The other day I heard a man give a little talk about roots, what they do for a tree, and what they do for man. Roots are essential for the nourishment, growth, and strength of a tree and anchor it in strong winds and storms. It is the same with man's spiritual and emotional nourishment, growth, strength, and endurance. I honestly believe that so many people today, both young and old, are swaying and blowing over with the slightest wind because they have no roots. I also believe that this is the deep down reason why so many of us are actively searching our roots. And more people are joining our numbers every day.
When I stop to ponder, I am amazed at the amount of time and energy some my colleagues in the state society and in local societies around the state spend on furthering the cause of family history research--not just for themselves but for hundreds of people they have never even met. This thought always seems to hit me hardest when we meet together, and I hear of all the trials of daily living that are occurring in their lives. I am so thankful to all of you who "keep on keepin' on" inspite of illness, broken bones, family deaths and other problems. The work we do locally and in the state society is so important to so many people who are trying to establish those roots and to those who some time in the future will realize that need. Why do we continue inspite of all kinds of adversity? Because we are commited. Unfortunately there are some among us who feel too burdened with daily living and either drop their memberships or become inactive in their societies. Commitment is a choice. If you believe that facilitating people's ability to "grow roots" is as important as I do, that indeed it plays a key role in a healthy society, you must choose to commit. When you sincerely make that choice, the problems of living may slow you down or temporarily delay you, but they will not stop you.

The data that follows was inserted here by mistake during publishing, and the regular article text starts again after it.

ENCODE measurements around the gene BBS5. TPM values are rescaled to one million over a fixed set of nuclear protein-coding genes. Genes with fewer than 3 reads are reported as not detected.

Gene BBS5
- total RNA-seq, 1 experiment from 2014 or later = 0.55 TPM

In the latest issue of the FGS Forum Curt Witcher talks about commitment, and I'd like to relate some of his thoughts. First, he doesn't just say "commit"; he says "commit to action...Take just a little action and make a difference." 1 He gave six areas of action that are important for a committed and therefore successful society.
I am grateful for Curt Witcher, his commitment to action, and all he has done for the genealogists of the world. In addition to all the hours he logs on our behalf, he is perhaps our greatest cheerleader. Ponder the importance of roots to a tree, to man, and to society, and choose to commit to action.
Pat Thompson, President, MSGS